Whether to operate even in those remaining cases is controversial, he says. With acute lumbar disc herniation, studies have found that two and five years later, there’s little difference between patients who had surgery and those who did not. But surgery can sometimes provide relief faster.

“There are those patients who feel they just can’t wait—like Joe Montana,” says Dr. Yaszemski of the former San Francisco 49ers quarterback, who made headlines when he returned to playing football just eight weeks after spinal surgery in 1986.

Many patients are relieved to hear that they don’t need to take medicine, have a blood test or undergo surgery for what ails them. But some feel embarrassed to have taken the doctor’s time or frustrated because they think the doctor isn’t taking their situation seriously. (“Much depends on the way you tell them,” says Dr. Scalettar. “There are some arrogant doctors.”)

And some patients resent paying for a visit when all the doctor provides is reassurance that they’ll get better with time. “If a patient says, ‘You mean, I’m paying $100 for you to tell me there’s nothing wrong?’ I say, ‘There is something wrong—a virus,’ ” says Dr. Epperly. ” ‘But more importantly, I can tell you what’s not wrong: it’s not meningitis or cancer or a brain tumor or some other life-threatening illness. And if the pain doesn’t go away in a few days, please, please tell me, and we’ll investigate further.’ ”

“The longer you’ve known someone, the easier that conversation is,” Dr. Epperly adds.

Indeed, applying what some call “a tincture of time” requires time on the doctor’s part as well. Explaining why a medication or CT scan or MRI isn’t necessary, or what signs to look for if an ailment isn’t getting better, often takes more time than writing a quick prescription.

Of course, there are symptoms that people should never ignore, since they could signal a serious illness or a condition that could get worse, not better, with time. Contact your doctor immediately if you experience any of the following:

  • Crushing chest pains—the classic signs of a possible heart attack.
  • Sudden numbness or weakness on one side of the body, confusion, trouble speaking or severe headache—which could indicate a stroke.
  • Sudden, severe headaches.
  • Any major injury, especially involving loss of consciousness.
  • Coughing up, throwing up or excreting blood.
  • Suicidal or homicidal urges.
  • Flashing lights in your vision—which could be a detached retina.
  • Inability to breath—which could be a severe allergic reaction.
  • Recurrent tooth pain. “You can typically give a tooth ache 24 hours,” says Dr. Epperly. “If it’s an abscess that would require a root canal, it won’t get better by itself.”

The bottom line: Don’t hesitate to call your doctor if you have persistent pain or a loss of function or anything unusual for you. It’s worthwhile to rule out something serious that does need medical attention. But if the doctor says you will get better on your own, that’s a powerful prescription itself.

—Email: [email protected] Printed in The Wall Street Journal, page A30

Copyright 2009 Dow Jones & Company, Inc. All Rights Reserved

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Good News and Bad News About H1N1 Vaccine

Friday, October 29, 2010 // Uncategorized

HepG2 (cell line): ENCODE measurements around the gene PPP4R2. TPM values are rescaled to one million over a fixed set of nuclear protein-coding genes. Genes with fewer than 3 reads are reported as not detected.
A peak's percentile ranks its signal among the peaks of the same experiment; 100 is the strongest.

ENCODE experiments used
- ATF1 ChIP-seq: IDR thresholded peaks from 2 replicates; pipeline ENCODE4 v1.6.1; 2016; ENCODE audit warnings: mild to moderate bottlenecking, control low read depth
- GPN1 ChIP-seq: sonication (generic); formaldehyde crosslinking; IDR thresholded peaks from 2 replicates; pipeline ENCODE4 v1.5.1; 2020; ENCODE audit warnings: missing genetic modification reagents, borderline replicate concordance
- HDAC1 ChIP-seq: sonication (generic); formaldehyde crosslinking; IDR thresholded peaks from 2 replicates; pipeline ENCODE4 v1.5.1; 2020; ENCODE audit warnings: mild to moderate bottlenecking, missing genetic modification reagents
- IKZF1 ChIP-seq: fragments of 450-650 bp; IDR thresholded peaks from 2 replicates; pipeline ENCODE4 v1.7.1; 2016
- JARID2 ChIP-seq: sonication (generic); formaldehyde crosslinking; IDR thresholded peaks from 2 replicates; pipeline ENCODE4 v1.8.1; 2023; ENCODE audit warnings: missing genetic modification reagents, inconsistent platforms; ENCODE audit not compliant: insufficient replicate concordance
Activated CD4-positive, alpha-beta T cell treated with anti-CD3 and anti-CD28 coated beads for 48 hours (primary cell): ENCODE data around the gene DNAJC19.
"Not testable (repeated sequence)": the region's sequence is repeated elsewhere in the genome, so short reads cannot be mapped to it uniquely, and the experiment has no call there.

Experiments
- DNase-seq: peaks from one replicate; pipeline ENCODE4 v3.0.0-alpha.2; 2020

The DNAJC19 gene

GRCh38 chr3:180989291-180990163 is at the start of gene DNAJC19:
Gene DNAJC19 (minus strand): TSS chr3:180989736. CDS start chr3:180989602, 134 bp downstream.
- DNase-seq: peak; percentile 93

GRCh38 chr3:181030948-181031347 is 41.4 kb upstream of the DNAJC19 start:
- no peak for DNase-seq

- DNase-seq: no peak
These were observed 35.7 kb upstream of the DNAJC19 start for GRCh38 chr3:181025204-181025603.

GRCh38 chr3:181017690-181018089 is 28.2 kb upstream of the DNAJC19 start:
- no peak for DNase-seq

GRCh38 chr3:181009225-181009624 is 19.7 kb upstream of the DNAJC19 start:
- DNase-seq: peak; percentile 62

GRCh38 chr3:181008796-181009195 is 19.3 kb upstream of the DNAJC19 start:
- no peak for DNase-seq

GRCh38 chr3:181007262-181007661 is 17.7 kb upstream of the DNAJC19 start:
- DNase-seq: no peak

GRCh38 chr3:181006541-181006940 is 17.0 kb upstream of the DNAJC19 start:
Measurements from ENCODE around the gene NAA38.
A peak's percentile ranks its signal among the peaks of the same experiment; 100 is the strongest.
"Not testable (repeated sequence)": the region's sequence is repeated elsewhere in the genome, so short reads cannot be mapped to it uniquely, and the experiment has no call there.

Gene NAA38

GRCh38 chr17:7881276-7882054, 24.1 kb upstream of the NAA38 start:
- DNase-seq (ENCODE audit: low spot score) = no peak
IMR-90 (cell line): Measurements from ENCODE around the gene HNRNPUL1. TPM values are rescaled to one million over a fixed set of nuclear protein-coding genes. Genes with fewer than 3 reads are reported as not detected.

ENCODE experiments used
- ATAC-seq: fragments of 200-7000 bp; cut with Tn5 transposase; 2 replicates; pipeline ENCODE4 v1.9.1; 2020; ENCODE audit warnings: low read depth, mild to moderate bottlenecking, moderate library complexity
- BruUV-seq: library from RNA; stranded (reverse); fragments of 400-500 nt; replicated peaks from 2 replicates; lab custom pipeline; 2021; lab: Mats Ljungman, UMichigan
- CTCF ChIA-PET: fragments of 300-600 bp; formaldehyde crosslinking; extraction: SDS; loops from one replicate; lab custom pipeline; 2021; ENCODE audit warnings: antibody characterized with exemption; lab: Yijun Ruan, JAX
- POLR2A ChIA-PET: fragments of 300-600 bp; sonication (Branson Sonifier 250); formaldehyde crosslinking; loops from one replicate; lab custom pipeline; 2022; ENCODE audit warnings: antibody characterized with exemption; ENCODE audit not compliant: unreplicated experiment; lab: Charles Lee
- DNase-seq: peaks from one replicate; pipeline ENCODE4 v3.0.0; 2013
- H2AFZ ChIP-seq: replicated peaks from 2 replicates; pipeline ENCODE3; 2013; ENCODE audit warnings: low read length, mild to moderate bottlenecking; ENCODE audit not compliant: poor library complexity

9/22/2009 10:45:42 PM

First the good news:

The first shipments of H1N1 vaccine will go out the first week in October.  3.5 million doses of Flu Mist are scheduled to be shipped followed by the inactivated (injectable) vaccine.

The bad news:

To accomplish this herculaen task, they have had to delay shipment of the rest of our seasonal flu vaccine.  This makes sense, the H1N1 is the biggest problem now.  Optimal timing for the seasonal flu vaccine is late October and early November.  This is the time when the rest of our vaccine is due to arrive.  In the meantime, we hope to begin vaccinating persons at risk for H1N1.  If you haven’t yet received your seasonal flu vaccine, don’t panic.  There will be ample vaccine and ample time.  Our patients may call and we’ll take your name and call when it comes in.  The following is the CDC guidelines for H1N1 vaccinations.

The CDC’s Recommendations for Influenza A (H1N1) 2009 Vaccine

Target groups for initial vaccine supplies include pregnant women as well as children and young adults.

The CDC has released its recommendations for use of influenza A (H1N1) 2009 monovalent vaccine. Although the vaccines are not licensed yet, the target date for the first available supply is mid-October 2009. State and local health officials will distribute vaccines, depending on local conditions.

The CDC recommends that the following five target groups (about 159 million people in the U.S.) receive priority for vaccination: pregnant women, people living with or caring for infants younger than 6 months, healthcare and emergency-response personnel, children and young adults (age range 6 months–24 years), and other adults (age range, 25–64) who have medical conditions that put them at high risk for complications associated with seasonal influenza. If the vaccine supply is not adequate for the target groups, the CDC has defined a subset for initial vaccination. If the supply is adequate, vaccination should be made available to all adults aged 25 to 64. Given that older adults (age, ≥65) have exhibited lower risk for infection, vaccination in this older group is recommended only after demand is met in all younger groups. If the vaccine requires two doses (likely, but not known until licensure), vaccine supplies should not be stockpiled for patients who received first doses and might require another dose. Two inactivated influenza vaccines or one inactivated and one live vaccine can be administered during the same visit; two live influenza vaccines cannot be administered during the same visit.